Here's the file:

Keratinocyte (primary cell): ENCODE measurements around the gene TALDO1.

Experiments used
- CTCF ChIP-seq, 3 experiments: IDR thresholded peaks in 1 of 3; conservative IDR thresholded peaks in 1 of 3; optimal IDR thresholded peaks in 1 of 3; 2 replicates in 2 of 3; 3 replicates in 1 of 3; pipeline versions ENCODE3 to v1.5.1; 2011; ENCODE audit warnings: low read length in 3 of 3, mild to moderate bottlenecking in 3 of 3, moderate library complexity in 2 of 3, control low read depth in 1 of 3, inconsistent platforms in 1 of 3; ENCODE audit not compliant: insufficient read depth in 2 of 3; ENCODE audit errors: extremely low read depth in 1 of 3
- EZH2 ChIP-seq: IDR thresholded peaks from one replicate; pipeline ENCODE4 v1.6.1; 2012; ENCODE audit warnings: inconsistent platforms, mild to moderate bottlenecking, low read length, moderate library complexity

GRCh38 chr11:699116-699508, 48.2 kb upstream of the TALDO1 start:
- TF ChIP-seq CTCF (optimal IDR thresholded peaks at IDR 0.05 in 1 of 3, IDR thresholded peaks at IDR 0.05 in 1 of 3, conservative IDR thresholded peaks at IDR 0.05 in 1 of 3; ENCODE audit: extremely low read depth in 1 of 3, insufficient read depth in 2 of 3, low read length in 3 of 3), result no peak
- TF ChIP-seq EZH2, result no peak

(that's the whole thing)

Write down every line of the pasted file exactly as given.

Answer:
Keratinocyte (primary cell): ENCODE measurements around the gene TALDO1.

Experiments used
- CTCF ChIP-seq, 3 experiments: IDR thresholded peaks in 1 of 3; conservative IDR thresholded peaks in 1 of 3; optimal IDR thresholded peaks in 1 of 3; 2 replicates in 2 of 3; 3 replicates in 1 of 3; pipeline versions ENCODE3 to v1.5.1; 2011; ENCODE audit warnings: low read length in 3 of 3, mild to moderate bottlenecking in 3 of 3, moderate library complexity in 2 of 3, control low read depth in 1 of 3, inconsistent platforms in 1 of 3; ENCODE audit not compliant: insufficient read depth in 2 of 3; ENCODE audit errors: extremely low read depth in 1 of 3
- EZH2 ChIP-seq: IDR thresholded peaks from one replicate; pipeline ENCODE4 v1.6.1; 2012; ENCODE audit warnings: inconsistent platforms, mild to moderate bottlenecking, low read length, moderate library complexity

GRCh38 chr11:699116-699508, 48.2 kb upstream of the TALDO1 start:
- TF ChIP-seq CTCF (optimal IDR thresholded peaks at IDR 0.05 in 1 of 3, IDR thresholded peaks at IDR 0.05 in 1 of 3, conservative IDR thresholded peaks at IDR 0.05 in 1 of 3; ENCODE audit: extremely low read depth in 1 of 3, insufficient read depth in 2 of 3, low read length in 3 of 3), result no peak
- TF ChIP-seq EZH2, result no peak